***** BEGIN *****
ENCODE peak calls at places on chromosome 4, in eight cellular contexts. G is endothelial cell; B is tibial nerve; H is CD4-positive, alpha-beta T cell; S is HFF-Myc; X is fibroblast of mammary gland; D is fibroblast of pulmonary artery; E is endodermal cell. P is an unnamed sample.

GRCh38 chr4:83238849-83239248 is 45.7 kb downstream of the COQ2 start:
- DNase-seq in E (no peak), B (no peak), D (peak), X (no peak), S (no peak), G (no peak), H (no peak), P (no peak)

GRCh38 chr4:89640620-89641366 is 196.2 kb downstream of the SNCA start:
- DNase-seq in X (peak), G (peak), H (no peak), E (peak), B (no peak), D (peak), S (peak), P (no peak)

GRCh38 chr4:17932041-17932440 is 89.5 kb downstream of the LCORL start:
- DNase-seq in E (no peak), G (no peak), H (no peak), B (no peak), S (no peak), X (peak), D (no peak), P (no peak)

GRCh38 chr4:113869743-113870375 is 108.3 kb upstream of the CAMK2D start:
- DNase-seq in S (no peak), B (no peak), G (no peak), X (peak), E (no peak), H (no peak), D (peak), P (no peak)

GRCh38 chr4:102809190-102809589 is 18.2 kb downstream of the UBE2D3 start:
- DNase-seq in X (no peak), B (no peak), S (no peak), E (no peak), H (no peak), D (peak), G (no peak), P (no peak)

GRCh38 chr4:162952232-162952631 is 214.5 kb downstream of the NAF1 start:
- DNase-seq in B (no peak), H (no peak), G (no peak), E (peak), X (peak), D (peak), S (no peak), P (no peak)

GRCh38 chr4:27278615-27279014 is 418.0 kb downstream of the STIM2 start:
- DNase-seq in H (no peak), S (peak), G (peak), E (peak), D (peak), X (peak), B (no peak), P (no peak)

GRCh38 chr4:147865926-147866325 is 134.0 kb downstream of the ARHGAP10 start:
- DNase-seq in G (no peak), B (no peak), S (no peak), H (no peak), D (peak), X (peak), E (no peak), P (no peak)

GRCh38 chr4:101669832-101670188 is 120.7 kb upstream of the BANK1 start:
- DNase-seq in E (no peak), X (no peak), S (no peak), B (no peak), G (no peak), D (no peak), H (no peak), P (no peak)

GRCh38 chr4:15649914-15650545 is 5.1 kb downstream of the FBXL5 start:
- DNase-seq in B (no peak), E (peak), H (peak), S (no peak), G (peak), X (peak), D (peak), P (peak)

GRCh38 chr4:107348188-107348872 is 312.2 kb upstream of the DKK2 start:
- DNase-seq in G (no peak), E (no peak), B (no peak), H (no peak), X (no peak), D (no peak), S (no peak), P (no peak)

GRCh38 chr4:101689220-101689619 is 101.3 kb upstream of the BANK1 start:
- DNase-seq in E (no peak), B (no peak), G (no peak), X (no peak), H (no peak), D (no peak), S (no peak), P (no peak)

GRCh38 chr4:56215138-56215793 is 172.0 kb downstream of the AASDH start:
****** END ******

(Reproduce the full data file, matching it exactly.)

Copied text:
ENCODE peak calls at places on chromosome 4, in eight cellular contexts. G is endothelial cell; B is tibial nerve; H is CD4-positive, alpha-beta T cell; S is HFF-Myc; X is fibroblast of mammary gland; D is fibroblast of pulmonary artery; E is endodermal cell. P is an unnamed sample.

GRCh38 chr4:83238849-83239248 is 45.7 kb downstream of the COQ2 start:
- DNase-seq in E (no peak), B (no peak), D (peak), X (no peak), S (no peak), G (no peak), H (no peak), P (no peak)

GRCh38 chr4:89640620-89641366 is 196.2 kb downstream of the SNCA start:
- DNase-seq in X (peak), G (peak), H (no peak), E (peak), B (no peak), D (peak), S (peak), P (no peak)

GRCh38 chr4:17932041-17932440 is 89.5 kb downstream of the LCORL start:
- DNase-seq in E (no peak), G (no peak), H (no peak), B (no peak), S (no peak), X (peak), D (no peak), P (no peak)

GRCh38 chr4:113869743-113870375 is 108.3 kb upstream of the CAMK2D start:
- DNase-seq in S (no peak), B (no peak), G (no peak), X (peak), E (no peak), H (no peak), D (peak), P (no peak)

GRCh38 chr4:102809190-102809589 is 18.2 kb downstream of the UBE2D3 start:
- DNase-seq in X (no peak), B (no peak), S (no peak), E (no peak), H (no peak), D (peak), G (no peak), P (no peak)

GRCh38 chr4:162952232-162952631 is 214.5 kb downstream of the NAF1 start:
- DNase-seq in B (no peak), H (no peak), G (no peak), E (peak), X (peak), D (peak), S (no peak), P (no peak)

GRCh38 chr4:27278615-27279014 is 418.0 kb downstream of the STIM2 start:
- DNase-seq in H (no peak), S (peak), G (peak), E (peak), D (peak), X (peak), B (no peak), P (no peak)

GRCh38 chr4:147865926-147866325 is 134.0 kb downstream of the ARHGAP10 start:
- DNase-seq in G (no peak), B (no peak), S (no peak), H (no peak), D (peak), X (peak), E (no peak), P (no peak)

GRCh38 chr4:101669832-101670188 is 120.7 kb upstream of the BANK1 start:
- DNase-seq in E (no peak), X (no peak), S (no peak), B (no peak), G (no peak), D (no peak), H (no peak), P (no peak)

GRCh38 chr4:15649914-15650545 is 5.1 kb downstream of the FBXL5 start:
- DNase-seq in B (no peak), E (peak), H (peak), S (no peak), G (peak), X (peak), D (peak), P (peak)

GRCh38 chr4:107348188-107348872 is 312.2 kb upstream of the DKK2 start:
- DNase-seq in G (no peak), E (no peak), B (no peak), H (no peak), X (no peak), D (no peak), S (no peak), P (no peak)

GRCh38 chr4:101689220-101689619 is 101.3 kb upstream of the BANK1 start:
- DNase-seq in E (no peak), B (no peak), G (no peak), X (no peak), H (no peak), D (no peak), S (no peak), P (no peak)

GRCh38 chr4:56215138-56215793 is 172.0 kb downstream of the AASDH start: